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GENERAL LITERATURE AND SCIENCE,
APRIL TO SEPTEMBER, 1867.
THE CATHOLIC PUBLICATION HOUSE,
126 NASSAU STREET.
laimals, The Souls of, 510.
Monks of the West, The, 715.
Sleep, My Tears in, 193.
Sir Ralph de Blanc-Minster, 460.
Art of Illuminating, Practical Hints on, 114,
American Boys and Girls, 430.
Antoine de Boneval, 574,
Appleton's Annual Cyclopædia, 719.
Bible, Literary Characters of, 570.
Beauties of Faith, 720.
Catholic Tracts, 142, 710.
Christian Love, Three Phases of, 144.
Cunningham's Catholic Library, 144.
Christian Unity, Lectures on, 287.
Catholic Anecdotes, 576.
Christianity and its Conflicts, 570.
Critical and Social Essays, 718.
Cummiskey's Juvenile Library, 720.
De Guerin, Maurice, Journal of, 258.
vages de l'Amerique, 575.
Frithiof's Saga, 431.
Fronde's History of England, 573.
First Historical Transformations of Christendom, 717.
The political changes and weighty delity and barbarism, few were more. events that have occurred since, have conspicuous, or did more to stir upalmost obliterated from the memory men's minds and hearts to a sense of the men and the revolutions or catas. the danger, than the learned, earnest, trophes of 1848 and 1849. We seem and most eloquent Donoso Cortes, removed from them by centuries, and Marquis of Valdegamas. He was have lost all recollection of the great then in the prime and vigor of his manquestions which then agitated the pub. hood. Born and bred in Catholic lic mind, and on which seemed sus- Spain at a time when the philosophy pended the issues of the life and death of the eighteenth century had not yet of society. Then an irreligious lib- ceased to be in vogue, and faith, if not eralism threatened the destruction of extinct, was obscured and weak, he all authority, of all belief in revela- had grown up without religious fertion, and piety toward God; and a ram- vor, a philosophist rather than a bepant, and apparently victorious, social- liever-a liberal in politics, and dis. ism, or more properly, anti-socialism, posed to be a social reformer. He susthreatened the destruction of society tained the Christinos against the Carlitself, and to replunge the civilized ists, and rose to high favor with the world into the barbarism from which court of Isabella Segunda. He was the church, by long centuries of pa- created a marquis, was appointed a tient and unremitting toil, had been senator, held various civil and diploslowly recovering it.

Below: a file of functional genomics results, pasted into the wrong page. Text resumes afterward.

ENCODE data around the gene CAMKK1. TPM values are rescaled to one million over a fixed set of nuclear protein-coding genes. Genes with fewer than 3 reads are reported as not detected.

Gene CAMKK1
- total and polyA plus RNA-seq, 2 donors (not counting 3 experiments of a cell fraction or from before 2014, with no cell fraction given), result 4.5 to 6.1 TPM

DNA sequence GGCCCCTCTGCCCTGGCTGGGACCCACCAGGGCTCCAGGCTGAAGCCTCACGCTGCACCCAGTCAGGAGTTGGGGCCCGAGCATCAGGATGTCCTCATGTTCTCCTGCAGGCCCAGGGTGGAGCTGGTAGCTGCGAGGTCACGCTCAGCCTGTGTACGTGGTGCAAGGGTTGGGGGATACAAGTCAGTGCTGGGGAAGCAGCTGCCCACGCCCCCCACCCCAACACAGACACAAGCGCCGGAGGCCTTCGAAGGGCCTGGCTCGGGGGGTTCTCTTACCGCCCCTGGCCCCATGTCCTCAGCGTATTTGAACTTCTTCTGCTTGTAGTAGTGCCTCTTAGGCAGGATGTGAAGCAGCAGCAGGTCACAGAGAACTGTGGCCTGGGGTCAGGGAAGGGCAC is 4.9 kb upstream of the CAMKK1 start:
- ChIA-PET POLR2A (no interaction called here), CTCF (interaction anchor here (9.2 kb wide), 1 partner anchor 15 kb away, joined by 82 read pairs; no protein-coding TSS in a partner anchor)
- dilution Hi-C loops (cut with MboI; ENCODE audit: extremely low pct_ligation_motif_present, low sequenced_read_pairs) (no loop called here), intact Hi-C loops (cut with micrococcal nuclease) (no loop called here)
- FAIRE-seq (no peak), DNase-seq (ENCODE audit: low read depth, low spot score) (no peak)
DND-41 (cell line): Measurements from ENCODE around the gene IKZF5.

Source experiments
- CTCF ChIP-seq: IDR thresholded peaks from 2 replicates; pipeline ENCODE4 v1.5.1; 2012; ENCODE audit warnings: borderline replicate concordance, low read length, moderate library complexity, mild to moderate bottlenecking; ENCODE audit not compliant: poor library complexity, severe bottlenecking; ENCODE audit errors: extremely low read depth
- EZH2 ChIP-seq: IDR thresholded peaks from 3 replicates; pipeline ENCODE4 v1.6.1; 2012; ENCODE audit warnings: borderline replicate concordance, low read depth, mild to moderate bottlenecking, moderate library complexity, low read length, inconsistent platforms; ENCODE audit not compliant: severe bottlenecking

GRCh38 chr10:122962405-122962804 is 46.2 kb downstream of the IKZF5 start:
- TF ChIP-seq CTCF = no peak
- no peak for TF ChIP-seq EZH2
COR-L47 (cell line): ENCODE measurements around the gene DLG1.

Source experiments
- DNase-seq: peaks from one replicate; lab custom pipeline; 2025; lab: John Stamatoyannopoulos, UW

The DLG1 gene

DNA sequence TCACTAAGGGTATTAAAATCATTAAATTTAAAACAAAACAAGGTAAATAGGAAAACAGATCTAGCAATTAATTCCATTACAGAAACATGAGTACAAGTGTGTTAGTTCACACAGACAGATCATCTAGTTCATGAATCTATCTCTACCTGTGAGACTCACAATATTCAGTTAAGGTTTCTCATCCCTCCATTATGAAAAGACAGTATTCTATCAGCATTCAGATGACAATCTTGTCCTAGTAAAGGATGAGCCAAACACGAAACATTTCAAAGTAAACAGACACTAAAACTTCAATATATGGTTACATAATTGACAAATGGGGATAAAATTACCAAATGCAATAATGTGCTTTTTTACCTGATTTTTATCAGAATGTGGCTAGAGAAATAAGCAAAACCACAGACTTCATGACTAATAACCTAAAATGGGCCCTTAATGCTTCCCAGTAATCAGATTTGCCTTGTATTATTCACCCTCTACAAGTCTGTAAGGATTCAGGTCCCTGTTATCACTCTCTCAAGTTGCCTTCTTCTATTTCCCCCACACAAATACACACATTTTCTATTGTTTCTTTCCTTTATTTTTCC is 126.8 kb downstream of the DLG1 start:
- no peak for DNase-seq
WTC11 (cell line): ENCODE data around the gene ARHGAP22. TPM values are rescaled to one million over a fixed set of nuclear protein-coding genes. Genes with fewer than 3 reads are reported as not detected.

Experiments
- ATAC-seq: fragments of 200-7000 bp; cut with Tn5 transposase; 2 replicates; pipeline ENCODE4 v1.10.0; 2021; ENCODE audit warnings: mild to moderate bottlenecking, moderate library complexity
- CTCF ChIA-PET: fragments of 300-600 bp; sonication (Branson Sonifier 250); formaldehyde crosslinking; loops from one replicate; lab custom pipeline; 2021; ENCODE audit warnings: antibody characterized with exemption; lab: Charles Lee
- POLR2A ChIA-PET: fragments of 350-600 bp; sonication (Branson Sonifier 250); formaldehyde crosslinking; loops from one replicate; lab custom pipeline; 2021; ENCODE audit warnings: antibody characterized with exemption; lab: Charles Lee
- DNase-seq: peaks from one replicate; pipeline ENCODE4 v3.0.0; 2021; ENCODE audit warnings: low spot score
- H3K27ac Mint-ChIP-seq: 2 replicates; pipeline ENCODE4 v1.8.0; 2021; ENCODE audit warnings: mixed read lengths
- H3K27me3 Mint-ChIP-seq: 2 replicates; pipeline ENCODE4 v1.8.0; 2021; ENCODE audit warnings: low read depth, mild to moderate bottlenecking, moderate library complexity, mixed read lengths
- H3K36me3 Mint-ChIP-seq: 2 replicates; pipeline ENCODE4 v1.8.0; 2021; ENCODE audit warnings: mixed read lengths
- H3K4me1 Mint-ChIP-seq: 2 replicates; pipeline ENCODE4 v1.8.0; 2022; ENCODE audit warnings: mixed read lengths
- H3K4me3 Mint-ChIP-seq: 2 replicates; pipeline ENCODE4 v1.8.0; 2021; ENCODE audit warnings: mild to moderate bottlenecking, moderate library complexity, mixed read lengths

matic appointments, and was in 1848. Among the noble and brave men one of the most prominent and influwho then placed themselves on the ential statesmen in Spain, I might alside of religion and society, of faith most say, in Europe. and Christian civilization, and attempt- The death of a dearly beloved broed to stay the advancing tide of infi- ther, some time before, had very deep
ly affected him, and became the occa* Essay on Catholicism,
Liberalism, and Socialism, sion of awakening his dormant reli.. Donoso Cortes, Marquis of Valdegamas. From the gious faith, and turning his attention Life and Works of the Author, from the Italian or to theological studies. His religious G. E. de Castro. Translated by Madeleine Vinton God convictions became active and fruitful, dard. Philadelphia: Lippincott and Co. 1862. 16mo. pp. 835.
and by the aid of divine grace vivified VOL. V. 1